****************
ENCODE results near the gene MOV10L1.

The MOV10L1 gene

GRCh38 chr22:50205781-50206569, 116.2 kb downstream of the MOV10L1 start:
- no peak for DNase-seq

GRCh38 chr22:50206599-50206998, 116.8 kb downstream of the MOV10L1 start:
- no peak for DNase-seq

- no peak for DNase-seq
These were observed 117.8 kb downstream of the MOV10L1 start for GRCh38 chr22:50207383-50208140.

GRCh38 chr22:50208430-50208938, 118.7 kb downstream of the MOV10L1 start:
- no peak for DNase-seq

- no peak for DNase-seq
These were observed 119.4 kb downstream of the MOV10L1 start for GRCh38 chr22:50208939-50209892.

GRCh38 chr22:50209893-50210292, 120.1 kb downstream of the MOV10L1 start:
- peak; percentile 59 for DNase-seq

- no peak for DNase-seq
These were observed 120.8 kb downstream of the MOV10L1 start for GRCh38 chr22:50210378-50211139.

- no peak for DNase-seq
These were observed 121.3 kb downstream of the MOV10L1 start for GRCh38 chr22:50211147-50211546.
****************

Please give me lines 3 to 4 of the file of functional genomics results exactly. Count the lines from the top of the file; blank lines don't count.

GRCh38 chr22:50205781-50206569, 116.2 kb downstream of the MOV10L1 start:
- no peak for DNase-seq